In 1904, he founded the ‘Combat Organization of the Polish Socialist Party.’ Its purpose was to create an armed resistance movement against the Russian rule.
In October 1904, this paramilitary unit opened fire on Russian police and military. In 1905, Józef called for a general strike, which involved more than 400,000 workers and lasted for two months.
In 1906, following an attempt to boycott the elections to the ‘First Duma,’ his Party split in two - ‘Old Faction’ or ‘Revolutionary Faction’ and ‘Young Faction’ or Moderate Faction.’ No prizes for guessing, Józef belonged to the ‘Old Faction.’
His party’s main focus was on the freedom of Poland whereas the other party wanted to de-emphasize things with Russia. In 1908, Józef started working on creating a force that eventually became the ‘Polish National Army.’
During ‘World War I,’ he led the ‘1st Brigade of the Polish Legion.’ In 1916, he was also the chief of military of the ‘Polish state Council.’
On November 5, 1916, the central government proclaimed the independence of Poland. Józef took the responsibility of ministry of war. However, after the ‘Central Powers’ refused to accept the ‘Polish Army’ as a part of the state, Józef rebelled. He was arrested by the Germans in 1917.
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After his release in 1918, Józef returned to Warsaw, and was immediately made the Head of the State as well as the Commander-in-Chief of the independent Polish Armed Forces. In 1921, after the introduction of the new Constitution, which exhibited a limited number of executive powers, Józef resigned as the Head of the State but continued as the army chief.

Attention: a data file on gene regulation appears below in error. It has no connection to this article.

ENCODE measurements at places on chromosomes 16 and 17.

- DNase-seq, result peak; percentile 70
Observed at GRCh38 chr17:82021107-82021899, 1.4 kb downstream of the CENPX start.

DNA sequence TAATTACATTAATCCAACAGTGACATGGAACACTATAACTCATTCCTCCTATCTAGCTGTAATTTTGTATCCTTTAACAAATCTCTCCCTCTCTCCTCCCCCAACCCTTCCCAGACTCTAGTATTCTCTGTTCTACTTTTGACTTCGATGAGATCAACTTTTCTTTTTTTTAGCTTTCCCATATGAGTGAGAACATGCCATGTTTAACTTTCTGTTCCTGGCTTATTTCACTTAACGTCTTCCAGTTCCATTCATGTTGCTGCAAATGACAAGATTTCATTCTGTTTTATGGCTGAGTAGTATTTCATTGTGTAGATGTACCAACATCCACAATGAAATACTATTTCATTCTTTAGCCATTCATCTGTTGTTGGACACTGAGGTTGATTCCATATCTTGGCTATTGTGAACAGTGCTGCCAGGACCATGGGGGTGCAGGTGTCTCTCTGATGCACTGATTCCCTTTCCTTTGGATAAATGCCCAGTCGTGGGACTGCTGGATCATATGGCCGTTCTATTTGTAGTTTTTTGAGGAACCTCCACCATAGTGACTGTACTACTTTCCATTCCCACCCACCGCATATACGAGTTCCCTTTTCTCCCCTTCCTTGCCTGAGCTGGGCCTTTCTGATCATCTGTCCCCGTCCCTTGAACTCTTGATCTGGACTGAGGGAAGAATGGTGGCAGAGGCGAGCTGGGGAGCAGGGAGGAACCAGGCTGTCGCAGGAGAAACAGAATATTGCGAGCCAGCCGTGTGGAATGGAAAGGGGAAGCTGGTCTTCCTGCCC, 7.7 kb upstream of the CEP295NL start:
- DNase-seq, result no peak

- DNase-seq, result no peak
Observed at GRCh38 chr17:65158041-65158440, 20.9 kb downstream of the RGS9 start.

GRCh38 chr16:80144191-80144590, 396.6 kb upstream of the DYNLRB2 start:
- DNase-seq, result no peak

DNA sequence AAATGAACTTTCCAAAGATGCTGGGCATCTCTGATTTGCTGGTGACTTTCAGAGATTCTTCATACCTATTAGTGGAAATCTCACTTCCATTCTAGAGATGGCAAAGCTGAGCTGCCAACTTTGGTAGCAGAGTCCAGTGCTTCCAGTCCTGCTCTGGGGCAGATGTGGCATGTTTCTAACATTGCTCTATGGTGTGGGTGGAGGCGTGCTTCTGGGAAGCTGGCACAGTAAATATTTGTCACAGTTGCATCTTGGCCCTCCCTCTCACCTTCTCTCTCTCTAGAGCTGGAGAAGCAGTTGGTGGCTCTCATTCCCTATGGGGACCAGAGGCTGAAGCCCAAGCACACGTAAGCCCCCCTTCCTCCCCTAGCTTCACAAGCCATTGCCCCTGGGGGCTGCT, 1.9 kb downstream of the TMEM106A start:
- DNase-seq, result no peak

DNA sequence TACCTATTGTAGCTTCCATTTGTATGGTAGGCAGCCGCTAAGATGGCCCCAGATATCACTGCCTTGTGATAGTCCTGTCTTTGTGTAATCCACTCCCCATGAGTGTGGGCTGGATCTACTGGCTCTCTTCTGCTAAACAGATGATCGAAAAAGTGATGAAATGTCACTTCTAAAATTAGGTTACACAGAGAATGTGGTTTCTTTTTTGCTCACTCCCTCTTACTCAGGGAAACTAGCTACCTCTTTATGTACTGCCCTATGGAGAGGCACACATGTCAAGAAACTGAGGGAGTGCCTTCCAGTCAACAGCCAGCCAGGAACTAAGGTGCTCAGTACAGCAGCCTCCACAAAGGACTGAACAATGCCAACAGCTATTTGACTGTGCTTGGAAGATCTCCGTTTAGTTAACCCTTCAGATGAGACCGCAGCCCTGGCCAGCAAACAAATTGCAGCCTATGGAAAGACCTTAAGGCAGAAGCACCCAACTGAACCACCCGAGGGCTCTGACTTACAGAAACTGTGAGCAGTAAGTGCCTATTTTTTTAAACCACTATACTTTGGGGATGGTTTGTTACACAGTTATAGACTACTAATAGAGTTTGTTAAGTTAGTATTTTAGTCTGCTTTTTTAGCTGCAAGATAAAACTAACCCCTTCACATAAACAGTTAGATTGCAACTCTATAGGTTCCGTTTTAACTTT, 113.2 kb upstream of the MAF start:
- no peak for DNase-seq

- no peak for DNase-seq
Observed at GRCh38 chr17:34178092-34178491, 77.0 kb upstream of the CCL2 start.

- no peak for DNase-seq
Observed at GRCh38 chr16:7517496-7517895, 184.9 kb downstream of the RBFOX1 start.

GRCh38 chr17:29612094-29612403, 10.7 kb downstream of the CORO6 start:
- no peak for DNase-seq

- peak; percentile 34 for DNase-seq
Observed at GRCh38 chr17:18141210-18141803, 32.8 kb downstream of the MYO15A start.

In 1923, after the conservative government took over, he resigned from the post of the army chief as well. He decided to stay away from politics for a while.
Meanwhile, seeing the political and economic condition of the country, he came back to power through a coup d'état (the May 1926 Coup). During the coup, more than 200 soldiers and 160 civilians were killed. Overall, around 900people were wounded even though Pilsudski was hoping for a bloodless coup. In 1926, he was offered the position of the President of Poland, but he refused to accept it.
However, he continued as the Minister of Defence until his death. In 1926, he was elected as the Prime Minister of Poland.